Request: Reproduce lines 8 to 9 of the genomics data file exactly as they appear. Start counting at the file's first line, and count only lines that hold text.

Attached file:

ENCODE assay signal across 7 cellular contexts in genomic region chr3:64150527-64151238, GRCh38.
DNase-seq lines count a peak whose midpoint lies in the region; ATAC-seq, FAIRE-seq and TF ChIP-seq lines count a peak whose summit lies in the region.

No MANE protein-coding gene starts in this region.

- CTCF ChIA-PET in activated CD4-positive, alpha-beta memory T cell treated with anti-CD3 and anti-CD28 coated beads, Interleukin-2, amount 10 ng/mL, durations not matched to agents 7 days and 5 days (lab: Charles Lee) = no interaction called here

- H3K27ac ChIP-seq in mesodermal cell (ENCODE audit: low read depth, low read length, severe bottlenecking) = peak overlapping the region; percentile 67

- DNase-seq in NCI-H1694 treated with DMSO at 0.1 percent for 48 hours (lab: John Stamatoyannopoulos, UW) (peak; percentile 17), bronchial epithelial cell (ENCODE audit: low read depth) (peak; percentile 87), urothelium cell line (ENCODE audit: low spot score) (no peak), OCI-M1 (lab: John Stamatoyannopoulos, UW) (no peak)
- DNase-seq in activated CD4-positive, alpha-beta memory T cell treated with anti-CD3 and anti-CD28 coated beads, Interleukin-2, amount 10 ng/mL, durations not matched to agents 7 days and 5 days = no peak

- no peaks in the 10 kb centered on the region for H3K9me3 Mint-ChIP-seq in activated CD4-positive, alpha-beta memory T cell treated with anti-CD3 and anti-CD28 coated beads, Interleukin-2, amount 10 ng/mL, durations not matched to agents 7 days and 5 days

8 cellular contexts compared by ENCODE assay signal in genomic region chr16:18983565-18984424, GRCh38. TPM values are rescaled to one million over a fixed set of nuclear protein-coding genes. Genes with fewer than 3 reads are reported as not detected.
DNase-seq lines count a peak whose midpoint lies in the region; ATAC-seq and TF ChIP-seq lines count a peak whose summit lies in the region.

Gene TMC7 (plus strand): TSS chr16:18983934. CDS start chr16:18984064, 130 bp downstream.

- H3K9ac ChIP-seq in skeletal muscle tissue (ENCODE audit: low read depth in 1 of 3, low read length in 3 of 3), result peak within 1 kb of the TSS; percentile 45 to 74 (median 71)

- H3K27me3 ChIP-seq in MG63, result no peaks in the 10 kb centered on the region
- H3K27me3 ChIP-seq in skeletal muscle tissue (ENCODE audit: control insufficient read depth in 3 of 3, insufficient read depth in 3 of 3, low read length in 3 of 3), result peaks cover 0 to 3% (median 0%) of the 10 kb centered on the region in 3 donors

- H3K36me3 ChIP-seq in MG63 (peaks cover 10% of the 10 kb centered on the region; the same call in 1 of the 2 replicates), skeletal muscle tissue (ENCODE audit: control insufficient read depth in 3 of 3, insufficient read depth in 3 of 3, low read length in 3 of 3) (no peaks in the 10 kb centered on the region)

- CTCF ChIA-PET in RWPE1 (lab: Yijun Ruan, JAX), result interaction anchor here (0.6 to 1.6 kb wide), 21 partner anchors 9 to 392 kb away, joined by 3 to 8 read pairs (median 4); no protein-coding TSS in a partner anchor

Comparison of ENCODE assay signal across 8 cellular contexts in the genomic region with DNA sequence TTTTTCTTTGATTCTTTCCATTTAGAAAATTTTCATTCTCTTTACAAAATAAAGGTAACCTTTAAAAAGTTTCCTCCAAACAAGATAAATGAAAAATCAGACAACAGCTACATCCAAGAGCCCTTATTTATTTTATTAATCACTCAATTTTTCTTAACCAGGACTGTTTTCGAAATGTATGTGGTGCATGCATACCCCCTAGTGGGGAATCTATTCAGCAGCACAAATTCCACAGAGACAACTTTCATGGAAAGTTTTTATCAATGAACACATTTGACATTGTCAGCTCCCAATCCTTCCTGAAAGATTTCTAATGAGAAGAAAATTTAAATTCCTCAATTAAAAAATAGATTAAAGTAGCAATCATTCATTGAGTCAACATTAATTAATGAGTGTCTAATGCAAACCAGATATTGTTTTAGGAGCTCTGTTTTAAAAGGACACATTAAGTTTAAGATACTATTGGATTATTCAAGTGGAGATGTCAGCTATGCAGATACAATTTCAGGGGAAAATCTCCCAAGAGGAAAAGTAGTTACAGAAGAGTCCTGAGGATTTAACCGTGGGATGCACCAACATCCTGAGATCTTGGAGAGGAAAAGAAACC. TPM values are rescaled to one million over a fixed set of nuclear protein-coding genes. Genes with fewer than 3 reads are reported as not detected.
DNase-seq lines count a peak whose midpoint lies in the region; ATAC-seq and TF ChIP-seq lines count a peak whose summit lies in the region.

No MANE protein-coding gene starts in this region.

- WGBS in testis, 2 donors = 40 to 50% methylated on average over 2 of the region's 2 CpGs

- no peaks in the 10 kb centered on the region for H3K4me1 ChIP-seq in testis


- no peaks in the 10 kb centered on the region for H3K9me3 Mint-ChIP-seq in activated CD4-positive, alpha-beta memory T cell treated with anti-CD3 and anti-CD28 coated beads, Interleukin-2, amount 10 ng/mL, durations not matched to agents 7 days and 5 days

8 cellular contexts compared by ENCODE assay signal in genomic region chr16:18983565-18984424, GRCh38. TPM values are rescaled to one million over a fixed set of nuclear protein-coding genes. Genes with fewer than 3 reads are reported as not detected.